Mark waists no time in continuing the narrative of Jesus’ life and ministry.  We begin our reading today with some of the parables of Jesus and the explanations that He gives His disciples about them.  I think it is interesting how He does that, quoting an obscure passage of Isaiah, and not really offering much of what we would consider a solid explanation.  I guess I don’t really understand the reasoning behind this, but Jesus makes the point that the “secrets” of the Kingdom of God are revealed to His disciples (and by extension those who believe), yet for those that don’t, these may be something that they can grab a hold of.  Maybe it is like the seed of the parable that is sown into their hearts, something that the gardener (God) would water and cultivate over time.  In any case, Jesus teaches in this way throughout His ministry.

Another thing that we start to see emerging here, something that perhaps wasn’t as clear in Matthew, is the contrast between those who believe and those who do not believe.  As Jesus continues His ministry, we see Him interacting with more and more people in different regions of Galilee.  What is interesting, and probably what the religious leaders of the time despised, is that Jesus associates more and more with the people they would have considered outcasts by virtue of the law.  Jesus eats with sinners, associates with demon possessed people, heals the sick, and even talks to Gentiles (which sadly enough was worse than all the rest of these put together).  Even in Jesus’ home town, where all the people would have known Him since His youth, Jesus is rejected and very few people believe.  Contrast this with the woman who just wanted to touch a piece of Jesus’ cloak to get healing because she was to humiliated and afraid to ask.  What does Jesus say to her?  “Your faith has made you well, go in peace.”  Mark goes back and forth with this theme as a way of showing very clearly that for those who believe, great healing and peace will come, and for those that don’t, no peace or healing is found.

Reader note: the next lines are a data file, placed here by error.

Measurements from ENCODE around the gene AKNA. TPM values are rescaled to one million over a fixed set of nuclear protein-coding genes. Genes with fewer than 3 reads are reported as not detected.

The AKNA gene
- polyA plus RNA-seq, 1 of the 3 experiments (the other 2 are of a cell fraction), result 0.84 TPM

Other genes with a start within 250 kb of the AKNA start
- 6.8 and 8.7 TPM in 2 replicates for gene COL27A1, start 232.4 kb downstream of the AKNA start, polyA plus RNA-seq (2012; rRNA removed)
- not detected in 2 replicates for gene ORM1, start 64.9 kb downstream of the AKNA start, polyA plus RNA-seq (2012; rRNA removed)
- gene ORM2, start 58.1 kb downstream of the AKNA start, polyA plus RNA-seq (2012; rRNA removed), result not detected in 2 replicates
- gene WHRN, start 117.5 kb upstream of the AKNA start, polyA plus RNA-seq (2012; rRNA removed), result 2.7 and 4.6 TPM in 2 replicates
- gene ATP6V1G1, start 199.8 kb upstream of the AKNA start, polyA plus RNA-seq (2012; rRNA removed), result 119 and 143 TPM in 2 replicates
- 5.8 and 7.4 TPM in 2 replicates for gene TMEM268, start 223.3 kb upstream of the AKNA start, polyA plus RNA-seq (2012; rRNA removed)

Finally today, I think that there the particular theme that emerges in chapter six is that of abundance.  While we could look at this in many different ways, I think that the word ‘abundance’ seems to fit.  Jesus calls His disciples to Himself and sends them out empowers to preach and to heal in the same what that He has been doing.  They go out and what we see, though it is not recorded as well in this book, is the Kingdom of God appearing throughout the region in abundance.  Many people are healed, freed from spirits, and given hope.  Next, after the interlude of John the Baptist’s death, we see the narrative of Jesus feeding the five thousand.  This too is a theme of abundance and carries with it the themes from the Lord’s Supper.  As one professor has said to me, “if there is water in the narrative, you best be thinking baptism.  If there is food in the narrative, you best be thinking Communion.”  Though we do not see the liturgy of the Lord’s Supper, we do see the image of Jesus breaking bread and giving it to the people.  In this we see that there is an abundance!  In fact, there is more than an abundance, there is an overflow!  Jesus is revealing to the people that in the Kingdom of God there is no wanting, no hunger, no need, there is only abundance.



Day 284: Matthew 15-17; Contrast of Faiths

There are a lot of things that happen in today’s reading; a great deal of different mini-stories that are seemingly disconnected.  Jesus is talking to different people, healing different people, and doing miracles for many.  Though they kind of seem like a disconnected bunch of micro-narratives, these are actually quite connected as a continuing contrast of those who think that they have faith, and those who actually do.